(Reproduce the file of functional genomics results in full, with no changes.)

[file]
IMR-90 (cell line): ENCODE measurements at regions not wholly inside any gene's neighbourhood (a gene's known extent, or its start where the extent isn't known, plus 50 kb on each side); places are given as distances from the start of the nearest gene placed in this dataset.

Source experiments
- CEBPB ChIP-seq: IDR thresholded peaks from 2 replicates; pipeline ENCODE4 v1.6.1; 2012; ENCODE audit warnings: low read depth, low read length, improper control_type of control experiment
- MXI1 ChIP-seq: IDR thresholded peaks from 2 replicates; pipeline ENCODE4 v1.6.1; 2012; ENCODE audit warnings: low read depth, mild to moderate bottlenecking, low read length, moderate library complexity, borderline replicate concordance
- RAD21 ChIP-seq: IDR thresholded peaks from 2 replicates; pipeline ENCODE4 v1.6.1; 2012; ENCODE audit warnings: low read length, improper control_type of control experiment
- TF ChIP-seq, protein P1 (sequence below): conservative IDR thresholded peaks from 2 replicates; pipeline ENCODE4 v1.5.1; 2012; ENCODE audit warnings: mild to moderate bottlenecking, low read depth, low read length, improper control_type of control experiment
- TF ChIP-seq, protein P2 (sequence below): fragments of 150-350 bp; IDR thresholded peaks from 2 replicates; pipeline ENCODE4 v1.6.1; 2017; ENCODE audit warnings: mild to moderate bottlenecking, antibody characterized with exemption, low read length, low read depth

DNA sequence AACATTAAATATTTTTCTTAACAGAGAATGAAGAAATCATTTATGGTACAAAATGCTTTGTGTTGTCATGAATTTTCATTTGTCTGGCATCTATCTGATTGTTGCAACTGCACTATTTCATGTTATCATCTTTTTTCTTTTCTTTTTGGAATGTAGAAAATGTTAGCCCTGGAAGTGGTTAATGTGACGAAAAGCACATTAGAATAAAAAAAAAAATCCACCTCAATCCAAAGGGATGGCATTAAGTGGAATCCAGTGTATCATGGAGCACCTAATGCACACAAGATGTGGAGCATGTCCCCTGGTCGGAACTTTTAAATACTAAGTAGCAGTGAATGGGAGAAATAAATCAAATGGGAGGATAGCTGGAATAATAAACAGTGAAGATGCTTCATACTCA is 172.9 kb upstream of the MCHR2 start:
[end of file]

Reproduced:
IMR-90 (cell line): ENCODE measurements at regions not wholly inside any gene's neighbourhood (a gene's known extent, or its start where the extent isn't known, plus 50 kb on each side); places are given as distances from the start of the nearest gene placed in this dataset.

Source experiments
- CEBPB ChIP-seq: IDR thresholded peaks from 2 replicates; pipeline ENCODE4 v1.6.1; 2012; ENCODE audit warnings: low read depth, low read length, improper control_type of control experiment
- MXI1 ChIP-seq: IDR thresholded peaks from 2 replicates; pipeline ENCODE4 v1.6.1; 2012; ENCODE audit warnings: low read depth, mild to moderate bottlenecking, low read length, moderate library complexity, borderline replicate concordance
- RAD21 ChIP-seq: IDR thresholded peaks from 2 replicates; pipeline ENCODE4 v1.6.1; 2012; ENCODE audit warnings: low read length, improper control_type of control experiment
- TF ChIP-seq, protein P1 (sequence below): conservative IDR thresholded peaks from 2 replicates; pipeline ENCODE4 v1.5.1; 2012; ENCODE audit warnings: mild to moderate bottlenecking, low read depth, low read length, improper control_type of control experiment
- TF ChIP-seq, protein P2 (sequence below): fragments of 150-350 bp; IDR thresholded peaks from 2 replicates; pipeline ENCODE4 v1.6.1; 2017; ENCODE audit warnings: mild to moderate bottlenecking, antibody characterized with exemption, low read length, low read depth

DNA sequence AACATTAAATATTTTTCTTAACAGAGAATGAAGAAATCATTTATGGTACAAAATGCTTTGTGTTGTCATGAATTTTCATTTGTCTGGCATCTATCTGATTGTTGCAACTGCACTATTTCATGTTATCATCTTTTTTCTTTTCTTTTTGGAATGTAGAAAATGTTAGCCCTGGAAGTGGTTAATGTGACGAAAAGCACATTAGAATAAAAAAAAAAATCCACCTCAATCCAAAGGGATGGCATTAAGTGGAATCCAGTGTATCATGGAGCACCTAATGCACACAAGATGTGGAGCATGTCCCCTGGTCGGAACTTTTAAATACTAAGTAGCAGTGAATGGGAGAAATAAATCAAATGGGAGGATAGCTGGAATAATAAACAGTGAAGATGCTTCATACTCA is 172.9 kb upstream of the MCHR2 start: